The Bozeman 3-on-3 basketball tournament, now in it's third year, has grown from 80 teams in year one, to 125 this year. But event organizer Dale Dawkins says it still has plenty more room to grow.
"We feel like we've gotten this system down, how this thing will actually work and now we're just at that place where we really need to start branching out to more leaders in the community, to our community as a whole to come out and begin to serve with us in the things that we're trying to bring to Bozeman," Dawkins said.
45 people volunteered to help with set-up, refereeing and cleaning up Main Street, which was shut down for the tournament.
And while some businesses may have seen that as a negative, with no cars allowed on the major parts of Main, Dawkins hoped the influx of people would help.
"We don't want to be a hindrance to the businesses downtown, we want to bring more downtown that more business can happen down here," he said.
At Mackenzie River Pizza, with a basketball hoop just feet away from the entrance, general manager Allison Collins said business was booming.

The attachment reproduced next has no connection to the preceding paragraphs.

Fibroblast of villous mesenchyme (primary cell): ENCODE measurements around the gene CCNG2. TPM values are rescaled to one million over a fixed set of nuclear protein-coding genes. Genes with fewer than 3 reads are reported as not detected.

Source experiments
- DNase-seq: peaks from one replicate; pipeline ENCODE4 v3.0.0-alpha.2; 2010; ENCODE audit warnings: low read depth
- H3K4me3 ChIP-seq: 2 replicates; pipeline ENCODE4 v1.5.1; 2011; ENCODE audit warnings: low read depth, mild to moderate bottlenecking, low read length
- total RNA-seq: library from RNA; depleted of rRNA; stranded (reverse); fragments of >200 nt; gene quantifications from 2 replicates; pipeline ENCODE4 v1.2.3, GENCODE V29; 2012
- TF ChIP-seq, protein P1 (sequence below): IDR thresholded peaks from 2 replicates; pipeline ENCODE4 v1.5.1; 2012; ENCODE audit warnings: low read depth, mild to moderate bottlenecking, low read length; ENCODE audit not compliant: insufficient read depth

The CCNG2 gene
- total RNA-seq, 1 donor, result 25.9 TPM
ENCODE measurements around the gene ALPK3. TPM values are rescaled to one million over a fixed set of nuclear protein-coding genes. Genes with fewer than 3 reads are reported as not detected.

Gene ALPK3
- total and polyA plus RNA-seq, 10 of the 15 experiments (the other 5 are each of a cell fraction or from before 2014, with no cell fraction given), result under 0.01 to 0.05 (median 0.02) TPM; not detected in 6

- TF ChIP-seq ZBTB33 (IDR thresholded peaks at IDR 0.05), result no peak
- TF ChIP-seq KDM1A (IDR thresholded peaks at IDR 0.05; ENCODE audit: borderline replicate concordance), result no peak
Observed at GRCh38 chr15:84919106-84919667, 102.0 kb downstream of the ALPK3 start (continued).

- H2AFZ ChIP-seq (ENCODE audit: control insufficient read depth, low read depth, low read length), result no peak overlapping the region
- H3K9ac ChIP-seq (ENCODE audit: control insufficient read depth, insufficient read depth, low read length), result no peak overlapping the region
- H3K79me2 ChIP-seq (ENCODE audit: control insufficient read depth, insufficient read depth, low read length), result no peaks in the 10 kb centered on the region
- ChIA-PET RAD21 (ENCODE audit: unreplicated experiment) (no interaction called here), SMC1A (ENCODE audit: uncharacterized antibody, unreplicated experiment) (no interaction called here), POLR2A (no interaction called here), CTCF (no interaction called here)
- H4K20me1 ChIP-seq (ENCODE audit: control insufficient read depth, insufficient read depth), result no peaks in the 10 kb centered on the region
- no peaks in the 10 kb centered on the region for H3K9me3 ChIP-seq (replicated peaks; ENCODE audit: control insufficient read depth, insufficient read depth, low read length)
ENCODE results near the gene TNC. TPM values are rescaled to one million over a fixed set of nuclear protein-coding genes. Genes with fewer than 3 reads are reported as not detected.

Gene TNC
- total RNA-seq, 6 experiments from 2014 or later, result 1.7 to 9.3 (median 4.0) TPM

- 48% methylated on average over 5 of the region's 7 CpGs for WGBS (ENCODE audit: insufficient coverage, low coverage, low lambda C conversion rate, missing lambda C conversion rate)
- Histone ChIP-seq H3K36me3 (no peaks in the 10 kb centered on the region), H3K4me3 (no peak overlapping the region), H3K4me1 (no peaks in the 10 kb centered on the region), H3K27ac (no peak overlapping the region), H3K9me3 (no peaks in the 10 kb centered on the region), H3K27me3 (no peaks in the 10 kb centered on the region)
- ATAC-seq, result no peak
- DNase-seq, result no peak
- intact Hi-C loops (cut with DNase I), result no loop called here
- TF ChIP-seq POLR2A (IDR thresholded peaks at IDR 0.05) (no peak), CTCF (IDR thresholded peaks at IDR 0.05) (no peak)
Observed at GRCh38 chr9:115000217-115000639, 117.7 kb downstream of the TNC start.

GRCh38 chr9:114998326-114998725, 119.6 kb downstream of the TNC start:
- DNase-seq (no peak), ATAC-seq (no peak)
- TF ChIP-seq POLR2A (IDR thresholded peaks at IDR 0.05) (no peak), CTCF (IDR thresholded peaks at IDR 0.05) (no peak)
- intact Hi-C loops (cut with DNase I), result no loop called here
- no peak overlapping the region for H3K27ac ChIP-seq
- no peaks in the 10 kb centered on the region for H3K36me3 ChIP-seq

"We're going to get a lot of exposure to a lot of new customers coming down for the event, walking by smelling the food and just seeing what we have to offer. So it really gets a lot of different people downtown, we definitely experience a good sales volume," Collins said.
The tournament gives people a chance to interact with community members, compete, and have a good time.
"It's a good event. It brings everybody around, kind of just get everybody around, teach them how to play basketball," said dunk contest champ Omar Westmoreland.
"The staff just jazz on something like this happening downtown. It's not just a regular day at work, we get to look out the front window and we see a basketball tournament out on Main Street, a different kind of customer coming in today," Collins said.
Event officials have high goals for next year's tournament. They hope to grow it into a staple in the summer basketball circuit, and an event that not just people from Bozeman, or even Montana make sure to come to, but people around the country.
"We want 500 teams to line the streets of Bozeman, that would be an incredible, incredible sight. It would have a huge, huge economic impact on the community," said Dawkins.